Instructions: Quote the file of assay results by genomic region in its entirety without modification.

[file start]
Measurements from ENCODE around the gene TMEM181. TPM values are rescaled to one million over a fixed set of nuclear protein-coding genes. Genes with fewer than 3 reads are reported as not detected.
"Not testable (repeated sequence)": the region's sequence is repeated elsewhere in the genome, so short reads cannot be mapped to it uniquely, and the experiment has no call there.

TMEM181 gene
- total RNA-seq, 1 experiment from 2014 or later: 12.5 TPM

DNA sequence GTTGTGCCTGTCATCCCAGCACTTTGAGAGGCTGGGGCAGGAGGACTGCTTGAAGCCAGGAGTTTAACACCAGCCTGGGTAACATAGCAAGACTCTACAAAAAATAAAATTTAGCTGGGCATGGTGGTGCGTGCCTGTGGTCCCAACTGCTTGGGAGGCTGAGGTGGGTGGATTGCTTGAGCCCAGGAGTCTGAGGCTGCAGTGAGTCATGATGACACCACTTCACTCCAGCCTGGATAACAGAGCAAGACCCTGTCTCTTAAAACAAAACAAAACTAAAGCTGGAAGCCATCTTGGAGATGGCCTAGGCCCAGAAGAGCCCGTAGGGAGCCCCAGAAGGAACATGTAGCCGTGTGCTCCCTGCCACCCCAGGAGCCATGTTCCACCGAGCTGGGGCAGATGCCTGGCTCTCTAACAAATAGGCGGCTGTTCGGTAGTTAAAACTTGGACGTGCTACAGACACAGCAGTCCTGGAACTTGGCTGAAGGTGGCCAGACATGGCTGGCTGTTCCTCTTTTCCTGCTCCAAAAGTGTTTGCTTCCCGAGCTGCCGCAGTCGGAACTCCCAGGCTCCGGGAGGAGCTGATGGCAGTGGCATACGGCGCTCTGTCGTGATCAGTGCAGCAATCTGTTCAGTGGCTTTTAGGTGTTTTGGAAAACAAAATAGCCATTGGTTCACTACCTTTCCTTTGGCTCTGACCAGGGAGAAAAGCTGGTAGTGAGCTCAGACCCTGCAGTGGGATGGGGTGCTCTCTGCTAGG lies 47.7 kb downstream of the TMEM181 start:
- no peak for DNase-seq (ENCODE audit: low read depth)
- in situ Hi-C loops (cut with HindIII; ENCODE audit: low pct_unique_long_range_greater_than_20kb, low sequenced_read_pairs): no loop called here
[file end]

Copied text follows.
Measurements from ENCODE around the gene TMEM181. TPM values are rescaled to one million over a fixed set of nuclear protein-coding genes. Genes with fewer than 3 reads are reported as not detected.
"Not testable (repeated sequence)": the region's sequence is repeated elsewhere in the genome, so short reads cannot be mapped to it uniquely, and the experiment has no call there.

TMEM181 gene
- total RNA-seq, 1 experiment from 2014 or later: 12.5 TPM

DNA sequence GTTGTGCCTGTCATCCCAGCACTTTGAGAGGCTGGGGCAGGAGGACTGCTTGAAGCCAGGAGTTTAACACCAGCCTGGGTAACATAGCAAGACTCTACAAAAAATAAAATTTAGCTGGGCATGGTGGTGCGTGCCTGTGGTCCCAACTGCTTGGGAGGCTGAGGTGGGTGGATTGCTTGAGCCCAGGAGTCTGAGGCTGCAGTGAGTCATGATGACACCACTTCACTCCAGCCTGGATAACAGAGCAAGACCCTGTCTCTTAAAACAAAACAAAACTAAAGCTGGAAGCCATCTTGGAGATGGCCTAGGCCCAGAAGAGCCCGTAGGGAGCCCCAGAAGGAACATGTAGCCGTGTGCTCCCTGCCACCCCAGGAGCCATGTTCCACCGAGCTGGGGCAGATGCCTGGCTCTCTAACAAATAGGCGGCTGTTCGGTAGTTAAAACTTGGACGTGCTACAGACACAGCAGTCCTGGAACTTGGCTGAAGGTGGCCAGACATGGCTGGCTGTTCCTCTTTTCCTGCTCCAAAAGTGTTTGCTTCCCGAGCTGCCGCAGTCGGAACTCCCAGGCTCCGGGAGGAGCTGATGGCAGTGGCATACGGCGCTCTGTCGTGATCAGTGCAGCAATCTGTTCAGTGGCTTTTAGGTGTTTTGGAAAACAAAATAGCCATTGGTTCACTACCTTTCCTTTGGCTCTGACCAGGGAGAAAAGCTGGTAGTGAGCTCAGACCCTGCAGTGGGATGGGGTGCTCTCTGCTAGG lies 47.7 kb downstream of the TMEM181 start:
- no peak for DNase-seq (ENCODE audit: low read depth)
- in situ Hi-C loops (cut with HindIII; ENCODE audit: low pct_unique_long_range_greater_than_20kb, low sequenced_read_pairs): no loop called here